So, in the last blog entry I told you about the perl DMX backend that we are doing for the party project of ours.
We have concluded that we will have a bitchin’ intro show. And it will be timecode controlled. Every little audio / DMX / Video effect will be timed to the millisecond.
To do this, we have (for now) concluded that we will use Ardour as the audio platform, and use jackd as the timecode server.
The nice part about this, is that it’s very easy to code a jack client that fetches the timecode in realtime, and then transmit it via UDP to our external timecode display. And thats where this blog post comes in place; we are creating a cool 8 digit 7-segment display to display our timecode.
William got 8 of these modules from Kay, who agian bought them for almost nothing at eBay. :D (in Norway they cost about $25 each at the time of writing)
Anyways. As you see in the picture, william has glued the 8 digits together, wich we will put inside a box, and wire up with some pic18f4520 and some ENC28J60 for ethernet connectivity. Yes, the module will be stand-alone, only connected to ethernet, and display the current timestamp/timecode in Ardour/our DMX system.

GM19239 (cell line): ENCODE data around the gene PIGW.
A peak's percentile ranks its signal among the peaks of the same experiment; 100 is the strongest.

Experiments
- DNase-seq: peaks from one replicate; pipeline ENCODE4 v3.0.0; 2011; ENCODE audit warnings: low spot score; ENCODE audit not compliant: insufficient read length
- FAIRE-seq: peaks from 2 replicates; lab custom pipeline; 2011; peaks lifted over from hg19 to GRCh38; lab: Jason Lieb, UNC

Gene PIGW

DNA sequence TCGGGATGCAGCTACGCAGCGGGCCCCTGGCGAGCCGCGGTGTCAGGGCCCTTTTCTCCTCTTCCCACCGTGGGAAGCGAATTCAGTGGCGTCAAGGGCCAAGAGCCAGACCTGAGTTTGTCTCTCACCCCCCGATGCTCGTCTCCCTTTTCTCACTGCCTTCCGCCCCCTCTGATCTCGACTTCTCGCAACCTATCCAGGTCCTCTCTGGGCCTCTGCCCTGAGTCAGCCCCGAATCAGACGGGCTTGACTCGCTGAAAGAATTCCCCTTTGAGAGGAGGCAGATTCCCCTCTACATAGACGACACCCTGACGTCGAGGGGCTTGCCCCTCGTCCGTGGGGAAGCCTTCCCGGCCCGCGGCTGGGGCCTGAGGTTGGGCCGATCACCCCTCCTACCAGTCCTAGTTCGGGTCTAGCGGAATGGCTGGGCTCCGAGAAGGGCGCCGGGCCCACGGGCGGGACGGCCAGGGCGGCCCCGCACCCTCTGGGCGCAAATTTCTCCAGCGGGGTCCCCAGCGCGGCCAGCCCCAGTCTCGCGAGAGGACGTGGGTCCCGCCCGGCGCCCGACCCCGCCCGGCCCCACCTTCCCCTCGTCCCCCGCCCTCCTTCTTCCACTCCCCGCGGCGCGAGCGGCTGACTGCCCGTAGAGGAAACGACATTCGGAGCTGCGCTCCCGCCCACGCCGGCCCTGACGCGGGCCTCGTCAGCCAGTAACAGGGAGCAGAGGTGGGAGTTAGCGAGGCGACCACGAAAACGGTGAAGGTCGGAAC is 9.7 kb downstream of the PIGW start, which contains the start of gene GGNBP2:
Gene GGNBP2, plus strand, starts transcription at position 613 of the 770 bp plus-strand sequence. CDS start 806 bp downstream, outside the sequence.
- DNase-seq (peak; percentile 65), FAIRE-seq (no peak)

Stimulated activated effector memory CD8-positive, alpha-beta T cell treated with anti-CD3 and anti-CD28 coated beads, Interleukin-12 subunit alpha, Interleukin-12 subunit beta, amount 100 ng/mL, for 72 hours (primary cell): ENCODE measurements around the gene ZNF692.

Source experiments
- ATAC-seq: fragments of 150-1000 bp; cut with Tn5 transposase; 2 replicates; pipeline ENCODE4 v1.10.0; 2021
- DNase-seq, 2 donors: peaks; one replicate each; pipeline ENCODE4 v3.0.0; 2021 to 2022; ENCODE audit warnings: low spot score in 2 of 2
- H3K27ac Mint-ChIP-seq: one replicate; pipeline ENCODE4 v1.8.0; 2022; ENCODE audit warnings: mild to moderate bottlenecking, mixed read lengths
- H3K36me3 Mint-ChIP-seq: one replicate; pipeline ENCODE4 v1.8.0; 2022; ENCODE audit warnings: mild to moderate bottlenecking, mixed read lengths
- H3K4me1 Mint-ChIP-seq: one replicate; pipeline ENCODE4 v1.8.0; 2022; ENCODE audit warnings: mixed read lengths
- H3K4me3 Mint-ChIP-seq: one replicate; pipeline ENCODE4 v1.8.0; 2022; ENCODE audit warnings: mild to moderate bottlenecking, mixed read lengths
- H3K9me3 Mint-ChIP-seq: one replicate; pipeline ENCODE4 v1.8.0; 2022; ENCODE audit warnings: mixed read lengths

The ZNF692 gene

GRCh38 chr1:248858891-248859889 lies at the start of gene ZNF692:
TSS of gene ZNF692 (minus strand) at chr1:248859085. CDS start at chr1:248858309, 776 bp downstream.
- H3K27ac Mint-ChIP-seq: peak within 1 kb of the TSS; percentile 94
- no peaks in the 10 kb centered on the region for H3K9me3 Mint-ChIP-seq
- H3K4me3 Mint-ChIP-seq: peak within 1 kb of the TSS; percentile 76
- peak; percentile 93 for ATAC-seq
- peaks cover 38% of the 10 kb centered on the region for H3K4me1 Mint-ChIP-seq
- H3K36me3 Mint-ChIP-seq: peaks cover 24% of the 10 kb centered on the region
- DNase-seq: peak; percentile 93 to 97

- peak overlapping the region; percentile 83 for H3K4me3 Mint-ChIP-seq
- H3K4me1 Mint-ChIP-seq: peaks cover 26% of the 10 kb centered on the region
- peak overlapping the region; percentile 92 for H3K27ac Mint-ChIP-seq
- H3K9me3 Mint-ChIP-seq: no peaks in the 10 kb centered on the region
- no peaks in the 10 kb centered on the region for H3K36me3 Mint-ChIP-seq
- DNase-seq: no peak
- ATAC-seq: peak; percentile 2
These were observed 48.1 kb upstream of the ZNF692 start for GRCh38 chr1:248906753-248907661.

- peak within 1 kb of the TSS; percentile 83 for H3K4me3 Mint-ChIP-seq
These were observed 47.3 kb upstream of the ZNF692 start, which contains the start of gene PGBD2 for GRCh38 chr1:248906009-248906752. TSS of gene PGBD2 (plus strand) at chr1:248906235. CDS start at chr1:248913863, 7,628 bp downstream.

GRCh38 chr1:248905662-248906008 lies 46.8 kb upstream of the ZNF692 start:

Do we _really_ need it? no. Is it really cool? yes.
So, so far we have finally gotten the box for the device. It’s acctually a image frame, with an exceptionally deep frame on the backside to contain the whole shebang.
Here are some more “under construction” photos:
In the first photo you can (almost) see the PIC18F4520 on a vero board, with a connected prototype board with the ENC28J60 chip, which works perfectly and successfully outputs data to the (soon to be connected) displays when it receives timecode UDP data on port 1337 ;P
This project has not been the easiest, even though the concept is simple. I’m not the greatest engineer in regards to analog electronics. The problem is that the 7segment displays needs 7.2v, and uses common anode. This means that I cannot use the displays directly from the PIC processor. So i went on using a ULN2803A to drive the display. This solves the “common anode” problem. Now on to solving the 7.2v problem. I have as I said, not very much to say in the analog electronics world. So I went on, and found the first PNP transistor I could find. Kay was kind enough to donate them to us.
He had a bunch of 2N3906 transistors, wich seemed to be “workable”. So i set them up on a breadboard and after some fidling with resistors and pulling up the signal, to let the PIC pull it down, to enable the flow trough collector and emitter. This seemed to work great, so I soldered the whole shebang together.
Everything works great now, except that the display “fluctuates”. Seems like either the 5v regulator is too weak (it gets pretty hot, but I can’t check it, because my multimeter doesn’t want to measure current), or the transistors are a bit too sensitive. Sometimes, when there is traffic on the network the display fluctuates when the ethernet-leds light up. So something is not at it’s fully potential yet. But I’ll measure a bit when I get a working multimeter.
So here are the latest images(only thing missing is the 4 dots at the bottom):